The classic slot machine we all know and love dates all the way back to the 1890’s, invented by an American mechanic by the name of Charles Fey. Having advanced dramatically, both aesthetically and technologically since then, the newer generation of slot machines take considerably more skill than luck.
The American gambling industry introduced skill-based gaming in the hopes of slowing or even aiming to reverse the gradual long-term decline in slots profits across the states. A study commissioned by the Association of Gaming Equipment Manufacturers states that the total slots revenue across 16 markets in the US fell over $50m from a huge $355m in 2007 to $291m merely 8 years later. Though the data suggests that the loss had at first occurred due to the gradual recession afflicting the US at the time, it did not explain why the interest in casino slots didn’t begin to increase after the crash subsided.
Casinos have tried to combat the steady decline in profits by including elements such nightlife, spas, events and luxury hotels into their locations, but for some gamblers, mainly the younger crowd, this isn’t enough. Feeling like their decisions are based on skills and talent rather than purely luck is turning out to be attractive to millennials, as traditional gambling seems to be losing its pulling power in the 21st century. Many people within the industry are comparing the inclusion of skill based slots to video games, as the talent element takes over from traditional luck, offering a more appealing element to the younger generation, or just those of us looking for more of a challenge.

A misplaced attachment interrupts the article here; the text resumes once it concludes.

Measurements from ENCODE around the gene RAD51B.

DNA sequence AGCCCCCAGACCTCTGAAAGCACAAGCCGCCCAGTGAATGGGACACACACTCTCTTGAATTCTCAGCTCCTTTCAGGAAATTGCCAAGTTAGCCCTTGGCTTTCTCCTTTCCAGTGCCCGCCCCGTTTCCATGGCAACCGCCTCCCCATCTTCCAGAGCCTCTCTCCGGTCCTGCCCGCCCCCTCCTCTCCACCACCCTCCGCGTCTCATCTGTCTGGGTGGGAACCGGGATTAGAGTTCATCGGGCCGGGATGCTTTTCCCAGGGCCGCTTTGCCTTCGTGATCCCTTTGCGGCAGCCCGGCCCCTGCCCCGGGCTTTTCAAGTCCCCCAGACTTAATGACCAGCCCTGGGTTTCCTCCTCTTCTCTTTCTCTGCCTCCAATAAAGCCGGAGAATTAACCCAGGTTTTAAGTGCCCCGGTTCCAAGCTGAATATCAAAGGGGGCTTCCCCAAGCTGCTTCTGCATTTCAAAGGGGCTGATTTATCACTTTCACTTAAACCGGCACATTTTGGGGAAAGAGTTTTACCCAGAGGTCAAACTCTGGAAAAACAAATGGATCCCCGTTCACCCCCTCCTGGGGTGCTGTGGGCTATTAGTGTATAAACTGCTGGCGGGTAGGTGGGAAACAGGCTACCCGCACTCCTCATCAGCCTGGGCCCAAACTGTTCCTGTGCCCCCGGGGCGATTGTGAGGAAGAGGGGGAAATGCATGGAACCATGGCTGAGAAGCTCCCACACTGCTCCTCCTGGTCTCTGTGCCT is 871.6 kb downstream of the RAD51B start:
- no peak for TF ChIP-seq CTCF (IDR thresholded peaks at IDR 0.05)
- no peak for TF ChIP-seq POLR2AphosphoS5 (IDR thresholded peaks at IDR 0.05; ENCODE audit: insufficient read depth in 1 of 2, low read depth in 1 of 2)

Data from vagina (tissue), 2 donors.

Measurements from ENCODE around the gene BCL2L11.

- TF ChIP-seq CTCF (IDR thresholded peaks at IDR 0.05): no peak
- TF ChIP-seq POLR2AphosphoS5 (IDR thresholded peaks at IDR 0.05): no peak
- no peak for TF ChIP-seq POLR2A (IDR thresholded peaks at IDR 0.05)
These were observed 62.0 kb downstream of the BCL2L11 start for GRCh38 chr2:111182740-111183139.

The skill element is a relatively inclusion for slot machines, so only time will tell if it’s likely to be a success or not, but either way, it looks like Casinos won’t have any issues making their profits for a long time to come.
Article courtesy of Slots at Paddy Power